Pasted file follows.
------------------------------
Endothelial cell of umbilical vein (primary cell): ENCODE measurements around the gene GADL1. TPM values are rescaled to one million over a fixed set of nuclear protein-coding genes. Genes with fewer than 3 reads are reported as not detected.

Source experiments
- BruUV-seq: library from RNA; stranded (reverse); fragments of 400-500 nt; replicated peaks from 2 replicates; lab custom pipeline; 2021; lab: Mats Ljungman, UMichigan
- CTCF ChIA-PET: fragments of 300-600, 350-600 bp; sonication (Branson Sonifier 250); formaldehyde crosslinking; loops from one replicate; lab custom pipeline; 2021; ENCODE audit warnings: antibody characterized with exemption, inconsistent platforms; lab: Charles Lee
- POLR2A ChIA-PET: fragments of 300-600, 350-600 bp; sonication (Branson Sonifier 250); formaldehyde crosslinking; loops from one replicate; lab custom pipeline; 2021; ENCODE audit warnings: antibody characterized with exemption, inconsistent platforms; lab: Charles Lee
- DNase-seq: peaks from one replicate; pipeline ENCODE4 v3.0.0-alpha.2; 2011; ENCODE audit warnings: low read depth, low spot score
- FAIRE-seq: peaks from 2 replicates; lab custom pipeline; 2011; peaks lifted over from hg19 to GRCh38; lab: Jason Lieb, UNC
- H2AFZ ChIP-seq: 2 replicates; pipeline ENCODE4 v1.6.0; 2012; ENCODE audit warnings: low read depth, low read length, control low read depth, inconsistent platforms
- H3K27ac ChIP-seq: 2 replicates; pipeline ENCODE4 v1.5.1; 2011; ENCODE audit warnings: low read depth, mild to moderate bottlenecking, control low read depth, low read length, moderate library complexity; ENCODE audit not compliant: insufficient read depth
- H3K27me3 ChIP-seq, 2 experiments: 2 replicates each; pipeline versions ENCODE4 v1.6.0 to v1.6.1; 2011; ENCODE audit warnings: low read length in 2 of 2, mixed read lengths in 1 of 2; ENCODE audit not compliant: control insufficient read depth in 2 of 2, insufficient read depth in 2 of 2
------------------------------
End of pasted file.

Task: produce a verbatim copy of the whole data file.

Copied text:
Endothelial cell of umbilical vein (primary cell): ENCODE measurements around the gene GADL1. TPM values are rescaled to one million over a fixed set of nuclear protein-coding genes. Genes with fewer than 3 reads are reported as not detected.

Source experiments
- BruUV-seq: library from RNA; stranded (reverse); fragments of 400-500 nt; replicated peaks from 2 replicates; lab custom pipeline; 2021; lab: Mats Ljungman, UMichigan
- CTCF ChIA-PET: fragments of 300-600, 350-600 bp; sonication (Branson Sonifier 250); formaldehyde crosslinking; loops from one replicate; lab custom pipeline; 2021; ENCODE audit warnings: antibody characterized with exemption, inconsistent platforms; lab: Charles Lee
- POLR2A ChIA-PET: fragments of 300-600, 350-600 bp; sonication (Branson Sonifier 250); formaldehyde crosslinking; loops from one replicate; lab custom pipeline; 2021; ENCODE audit warnings: antibody characterized with exemption, inconsistent platforms; lab: Charles Lee
- DNase-seq: peaks from one replicate; pipeline ENCODE4 v3.0.0-alpha.2; 2011; ENCODE audit warnings: low read depth, low spot score
- FAIRE-seq: peaks from 2 replicates; lab custom pipeline; 2011; peaks lifted over from hg19 to GRCh38; lab: Jason Lieb, UNC
- H2AFZ ChIP-seq: 2 replicates; pipeline ENCODE4 v1.6.0; 2012; ENCODE audit warnings: low read depth, low read length, control low read depth, inconsistent platforms
- H3K27ac ChIP-seq: 2 replicates; pipeline ENCODE4 v1.5.1; 2011; ENCODE audit warnings: low read depth, mild to moderate bottlenecking, control low read depth, low read length, moderate library complexity; ENCODE audit not compliant: insufficient read depth
- H3K27me3 ChIP-seq, 2 experiments: 2 replicates each; pipeline versions ENCODE4 v1.6.0 to v1.6.1; 2011; ENCODE audit warnings: low read length in 2 of 2, mixed read lengths in 1 of 2; ENCODE audit not compliant: control insufficient read depth in 2 of 2, insufficient read depth in 2 of 2